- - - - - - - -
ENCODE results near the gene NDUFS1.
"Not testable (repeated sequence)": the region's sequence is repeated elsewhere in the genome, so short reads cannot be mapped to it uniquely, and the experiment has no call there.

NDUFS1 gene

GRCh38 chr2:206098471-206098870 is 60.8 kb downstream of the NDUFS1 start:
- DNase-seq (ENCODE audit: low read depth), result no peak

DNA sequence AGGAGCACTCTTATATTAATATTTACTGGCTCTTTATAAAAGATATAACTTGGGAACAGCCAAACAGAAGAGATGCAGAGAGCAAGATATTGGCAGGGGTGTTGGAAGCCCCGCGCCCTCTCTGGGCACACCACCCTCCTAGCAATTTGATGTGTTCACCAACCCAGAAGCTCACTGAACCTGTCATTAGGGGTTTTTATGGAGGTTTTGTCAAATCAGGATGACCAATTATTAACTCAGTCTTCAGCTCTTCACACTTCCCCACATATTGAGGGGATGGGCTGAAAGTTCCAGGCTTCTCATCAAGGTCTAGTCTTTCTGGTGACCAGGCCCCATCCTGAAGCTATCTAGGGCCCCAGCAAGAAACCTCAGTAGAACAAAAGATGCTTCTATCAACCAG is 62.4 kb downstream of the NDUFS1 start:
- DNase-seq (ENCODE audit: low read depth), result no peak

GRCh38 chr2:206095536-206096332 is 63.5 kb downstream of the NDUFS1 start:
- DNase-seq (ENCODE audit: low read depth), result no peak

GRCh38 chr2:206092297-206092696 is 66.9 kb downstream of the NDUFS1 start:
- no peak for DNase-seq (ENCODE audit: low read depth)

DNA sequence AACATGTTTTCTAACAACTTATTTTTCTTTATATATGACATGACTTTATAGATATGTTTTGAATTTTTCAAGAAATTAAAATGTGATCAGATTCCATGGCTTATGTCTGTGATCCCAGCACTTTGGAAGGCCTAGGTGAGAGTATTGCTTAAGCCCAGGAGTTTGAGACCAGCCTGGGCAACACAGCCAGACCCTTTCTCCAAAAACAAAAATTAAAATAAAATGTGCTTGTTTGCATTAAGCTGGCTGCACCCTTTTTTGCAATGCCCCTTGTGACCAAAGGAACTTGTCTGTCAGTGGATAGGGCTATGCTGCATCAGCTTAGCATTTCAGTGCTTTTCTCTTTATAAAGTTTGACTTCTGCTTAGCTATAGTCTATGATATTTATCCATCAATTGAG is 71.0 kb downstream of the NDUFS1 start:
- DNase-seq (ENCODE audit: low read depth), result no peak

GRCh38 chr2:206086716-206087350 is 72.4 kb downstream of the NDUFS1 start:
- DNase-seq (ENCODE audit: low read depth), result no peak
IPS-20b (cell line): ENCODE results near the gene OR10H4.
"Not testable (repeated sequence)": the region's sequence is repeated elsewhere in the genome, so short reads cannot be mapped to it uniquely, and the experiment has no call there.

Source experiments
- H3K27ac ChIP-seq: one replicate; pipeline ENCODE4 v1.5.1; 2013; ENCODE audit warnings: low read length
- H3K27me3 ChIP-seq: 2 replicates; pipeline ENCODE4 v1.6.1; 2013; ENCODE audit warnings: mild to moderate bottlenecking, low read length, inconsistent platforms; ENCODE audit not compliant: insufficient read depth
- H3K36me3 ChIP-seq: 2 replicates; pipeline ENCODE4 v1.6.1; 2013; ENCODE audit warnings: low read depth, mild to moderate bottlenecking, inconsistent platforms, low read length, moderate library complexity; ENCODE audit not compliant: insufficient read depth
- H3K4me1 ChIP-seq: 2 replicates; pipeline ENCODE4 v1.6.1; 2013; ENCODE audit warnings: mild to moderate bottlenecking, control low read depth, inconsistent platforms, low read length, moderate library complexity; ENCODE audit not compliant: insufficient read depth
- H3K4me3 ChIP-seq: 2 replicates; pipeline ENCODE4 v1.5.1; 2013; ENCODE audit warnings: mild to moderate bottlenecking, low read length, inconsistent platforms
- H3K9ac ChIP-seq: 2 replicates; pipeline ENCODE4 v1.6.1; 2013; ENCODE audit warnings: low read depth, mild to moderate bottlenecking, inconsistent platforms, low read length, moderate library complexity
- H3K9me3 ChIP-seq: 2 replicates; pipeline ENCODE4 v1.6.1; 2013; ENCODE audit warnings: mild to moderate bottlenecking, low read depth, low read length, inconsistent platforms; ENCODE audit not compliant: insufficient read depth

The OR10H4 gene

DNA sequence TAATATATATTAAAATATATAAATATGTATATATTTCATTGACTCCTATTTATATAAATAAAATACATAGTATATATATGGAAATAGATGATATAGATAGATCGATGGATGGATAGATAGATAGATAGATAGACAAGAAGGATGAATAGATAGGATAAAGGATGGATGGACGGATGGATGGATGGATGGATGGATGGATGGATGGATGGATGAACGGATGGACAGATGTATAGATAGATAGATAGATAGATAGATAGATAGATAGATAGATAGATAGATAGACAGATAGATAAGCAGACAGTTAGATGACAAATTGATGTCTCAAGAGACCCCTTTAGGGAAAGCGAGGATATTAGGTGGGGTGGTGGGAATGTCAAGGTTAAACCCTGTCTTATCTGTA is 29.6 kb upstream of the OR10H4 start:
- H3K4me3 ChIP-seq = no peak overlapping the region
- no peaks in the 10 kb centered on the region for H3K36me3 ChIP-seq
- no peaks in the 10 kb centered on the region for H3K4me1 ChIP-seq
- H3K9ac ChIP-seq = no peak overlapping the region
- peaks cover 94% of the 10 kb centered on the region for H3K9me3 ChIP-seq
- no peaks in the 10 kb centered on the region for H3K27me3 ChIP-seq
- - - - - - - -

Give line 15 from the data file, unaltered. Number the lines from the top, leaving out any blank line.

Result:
- DNase-seq (ENCODE audit: low read depth), result no peak